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The casino coins and collectable business has taken a few hits as we all have, but 25 years of conventions is proof the members are one hardy breed.

“I’m proud to say that South Point has given us a four-year contract extension,” said Sheldon Smith, Casino Chip and Gaming Token Collectors Club national vice president and publicity director. “I am optimistic about the hobby.”

The national convention arrives for a three-day stay at South Point beginning Thursday. It’s the 25th anniversary of the club’s founding and 21st convention. South Point has been the host the past five years and has given the industry a much needed boost.

“Michael Gaughan at South Point has been very good to the members of our club,” said Smith, who is also the club president at the local level. “The facility is great, the showroom upstairs is wonderful and the restaurants are very nice. We have a great time there.”

The convention usually attracts between 750 and 1,000 visitors over the three days. That’s a figure Smith is satisfied with, though admitting at the local level there is room for improvement.

“We hold meetings the second Tuesday of each month at the Leatherneck Club (Spring Mountain and Arville location) where we talk about the business, have auctions and invite guest speakers,” Smith said. “I am optimistic about the hobby. Most clubs have lost members because of the economy, but I don’t see any drop in the number of people still wanting to buy the chips.”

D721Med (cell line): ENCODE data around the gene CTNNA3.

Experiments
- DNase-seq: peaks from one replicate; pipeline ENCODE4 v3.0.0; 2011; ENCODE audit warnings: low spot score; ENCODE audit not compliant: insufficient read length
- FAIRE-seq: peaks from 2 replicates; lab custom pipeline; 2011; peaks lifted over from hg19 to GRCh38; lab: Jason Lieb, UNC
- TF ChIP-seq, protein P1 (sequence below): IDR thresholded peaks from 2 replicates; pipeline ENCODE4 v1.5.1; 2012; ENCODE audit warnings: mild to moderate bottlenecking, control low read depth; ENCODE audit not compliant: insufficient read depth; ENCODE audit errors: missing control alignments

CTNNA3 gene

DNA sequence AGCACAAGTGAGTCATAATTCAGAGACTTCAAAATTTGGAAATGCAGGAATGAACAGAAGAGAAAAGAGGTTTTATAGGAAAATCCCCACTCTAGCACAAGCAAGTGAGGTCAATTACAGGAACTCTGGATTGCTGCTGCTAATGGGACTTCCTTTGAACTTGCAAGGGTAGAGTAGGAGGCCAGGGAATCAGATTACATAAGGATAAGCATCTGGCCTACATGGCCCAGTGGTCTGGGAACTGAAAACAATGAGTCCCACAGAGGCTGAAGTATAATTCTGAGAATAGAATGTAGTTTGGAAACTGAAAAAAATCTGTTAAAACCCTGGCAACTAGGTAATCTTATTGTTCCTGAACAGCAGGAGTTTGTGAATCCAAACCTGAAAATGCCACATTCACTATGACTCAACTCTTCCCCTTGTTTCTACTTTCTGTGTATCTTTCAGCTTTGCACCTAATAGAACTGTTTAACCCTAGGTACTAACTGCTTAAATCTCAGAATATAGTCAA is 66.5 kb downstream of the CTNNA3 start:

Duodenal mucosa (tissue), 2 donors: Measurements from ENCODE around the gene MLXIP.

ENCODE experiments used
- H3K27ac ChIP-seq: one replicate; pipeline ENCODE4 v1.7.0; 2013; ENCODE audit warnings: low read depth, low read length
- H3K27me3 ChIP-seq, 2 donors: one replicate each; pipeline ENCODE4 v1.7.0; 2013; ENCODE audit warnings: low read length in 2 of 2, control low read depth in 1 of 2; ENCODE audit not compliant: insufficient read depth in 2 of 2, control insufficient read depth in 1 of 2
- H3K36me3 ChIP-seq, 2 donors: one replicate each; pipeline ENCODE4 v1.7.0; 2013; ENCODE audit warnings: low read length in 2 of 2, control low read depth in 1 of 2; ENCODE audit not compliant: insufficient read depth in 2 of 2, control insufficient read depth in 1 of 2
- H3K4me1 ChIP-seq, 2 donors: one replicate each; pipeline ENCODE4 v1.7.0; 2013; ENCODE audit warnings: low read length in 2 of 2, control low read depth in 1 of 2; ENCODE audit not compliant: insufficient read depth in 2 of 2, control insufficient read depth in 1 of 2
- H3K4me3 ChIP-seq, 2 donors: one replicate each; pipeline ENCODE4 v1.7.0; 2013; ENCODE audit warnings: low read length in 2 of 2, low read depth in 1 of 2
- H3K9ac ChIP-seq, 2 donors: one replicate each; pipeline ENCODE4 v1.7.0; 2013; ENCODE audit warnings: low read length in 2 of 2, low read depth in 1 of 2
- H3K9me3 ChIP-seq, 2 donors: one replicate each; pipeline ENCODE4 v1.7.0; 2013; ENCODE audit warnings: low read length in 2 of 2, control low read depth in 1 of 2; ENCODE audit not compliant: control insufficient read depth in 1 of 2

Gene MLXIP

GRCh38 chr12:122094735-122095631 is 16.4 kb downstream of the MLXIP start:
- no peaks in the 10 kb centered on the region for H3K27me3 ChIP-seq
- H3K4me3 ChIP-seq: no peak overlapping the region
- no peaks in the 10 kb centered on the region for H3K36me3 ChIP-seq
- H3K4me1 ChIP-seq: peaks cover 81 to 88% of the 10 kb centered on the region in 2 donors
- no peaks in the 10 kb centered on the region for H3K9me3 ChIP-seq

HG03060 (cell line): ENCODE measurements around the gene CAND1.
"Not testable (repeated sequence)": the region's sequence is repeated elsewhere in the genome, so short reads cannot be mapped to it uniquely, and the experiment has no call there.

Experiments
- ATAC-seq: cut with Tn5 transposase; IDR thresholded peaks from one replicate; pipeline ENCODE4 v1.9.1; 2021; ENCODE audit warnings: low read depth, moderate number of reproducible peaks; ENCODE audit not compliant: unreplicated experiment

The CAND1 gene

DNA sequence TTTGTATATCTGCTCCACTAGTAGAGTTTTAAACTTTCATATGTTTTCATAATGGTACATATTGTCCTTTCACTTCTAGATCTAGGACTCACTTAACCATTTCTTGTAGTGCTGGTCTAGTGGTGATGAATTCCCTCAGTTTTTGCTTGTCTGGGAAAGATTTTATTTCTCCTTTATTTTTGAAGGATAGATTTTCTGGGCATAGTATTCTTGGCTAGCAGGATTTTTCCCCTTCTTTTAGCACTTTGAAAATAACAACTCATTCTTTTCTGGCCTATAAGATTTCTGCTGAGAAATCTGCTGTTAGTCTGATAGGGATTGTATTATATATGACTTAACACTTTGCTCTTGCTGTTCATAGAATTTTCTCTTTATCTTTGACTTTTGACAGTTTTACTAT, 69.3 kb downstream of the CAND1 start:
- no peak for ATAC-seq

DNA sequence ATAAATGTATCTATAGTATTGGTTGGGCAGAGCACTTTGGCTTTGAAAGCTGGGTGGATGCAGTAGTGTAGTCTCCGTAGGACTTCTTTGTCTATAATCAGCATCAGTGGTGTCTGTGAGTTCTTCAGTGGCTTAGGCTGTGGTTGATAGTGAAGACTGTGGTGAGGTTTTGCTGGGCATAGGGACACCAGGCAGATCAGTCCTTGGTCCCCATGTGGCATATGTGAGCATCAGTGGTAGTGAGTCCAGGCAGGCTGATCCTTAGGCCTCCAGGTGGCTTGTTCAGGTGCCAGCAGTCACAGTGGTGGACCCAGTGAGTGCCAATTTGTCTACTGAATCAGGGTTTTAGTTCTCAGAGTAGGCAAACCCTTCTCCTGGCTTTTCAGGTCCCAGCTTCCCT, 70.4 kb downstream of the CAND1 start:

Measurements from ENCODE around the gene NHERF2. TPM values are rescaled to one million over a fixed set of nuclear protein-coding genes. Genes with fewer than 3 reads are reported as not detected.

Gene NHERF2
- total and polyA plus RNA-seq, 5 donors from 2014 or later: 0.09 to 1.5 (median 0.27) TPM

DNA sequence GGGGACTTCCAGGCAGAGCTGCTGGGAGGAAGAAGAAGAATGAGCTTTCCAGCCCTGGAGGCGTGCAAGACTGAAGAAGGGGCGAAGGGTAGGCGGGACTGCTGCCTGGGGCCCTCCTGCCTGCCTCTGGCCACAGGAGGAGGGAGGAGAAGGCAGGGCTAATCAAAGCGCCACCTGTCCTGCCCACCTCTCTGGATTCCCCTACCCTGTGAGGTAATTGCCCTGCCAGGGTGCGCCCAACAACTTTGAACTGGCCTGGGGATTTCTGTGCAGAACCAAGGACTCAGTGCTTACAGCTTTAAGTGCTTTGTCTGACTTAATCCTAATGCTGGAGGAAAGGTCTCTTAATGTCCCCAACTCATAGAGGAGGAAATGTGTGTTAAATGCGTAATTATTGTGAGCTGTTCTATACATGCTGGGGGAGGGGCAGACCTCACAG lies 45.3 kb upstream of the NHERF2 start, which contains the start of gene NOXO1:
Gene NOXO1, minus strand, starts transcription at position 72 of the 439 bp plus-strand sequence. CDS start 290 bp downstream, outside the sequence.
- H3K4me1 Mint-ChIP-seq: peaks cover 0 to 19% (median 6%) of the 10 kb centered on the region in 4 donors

Smith said he personally does a lot of selling on Ebay and has a large clientele.

“The hobby is doing fine, we just need to attract more members,” Smith said. “The exposure we get from South Point helps us attempt to do that.”

Rob Perrault has been going to the local meetings since joining the business three years ago. He caught the bug seeing limited edition Hard Rock chips on line.

“I used to collect coins as a kid,” Perrault said. “Then I got into dice and everything casino related. My interest escalated rather quickly. I collected some baseball cards, bottles coins and stamps as a kid.”

Perrault shares Smith’s view about the industry being slow on the local level yet seeing the situation being not as bad as it was a couple of years ago.

“It’s a friendly hobby, especially when you are able to get the chips,” Perrault said. “This will be my third year attending the convention. You never know what you will see. I pick up new items from the casinos and vendors and buy them at face value.”

Perrault said most of the valuable chips are from the 1960’s during the Rat Pack days in Vegas.

“I have a few chips from the Debbie Reynolds (now the Clarion and formerly Greek Isles on Convention Center Drive) and O’Shea’s, which is now closed,” Perrault said. “Chips from old cruise ships and ivory casino chips also carry great value.”

Mark Mayer has over 35 years covering sports events and is the sports editor at GT. Reach him at [email protected].

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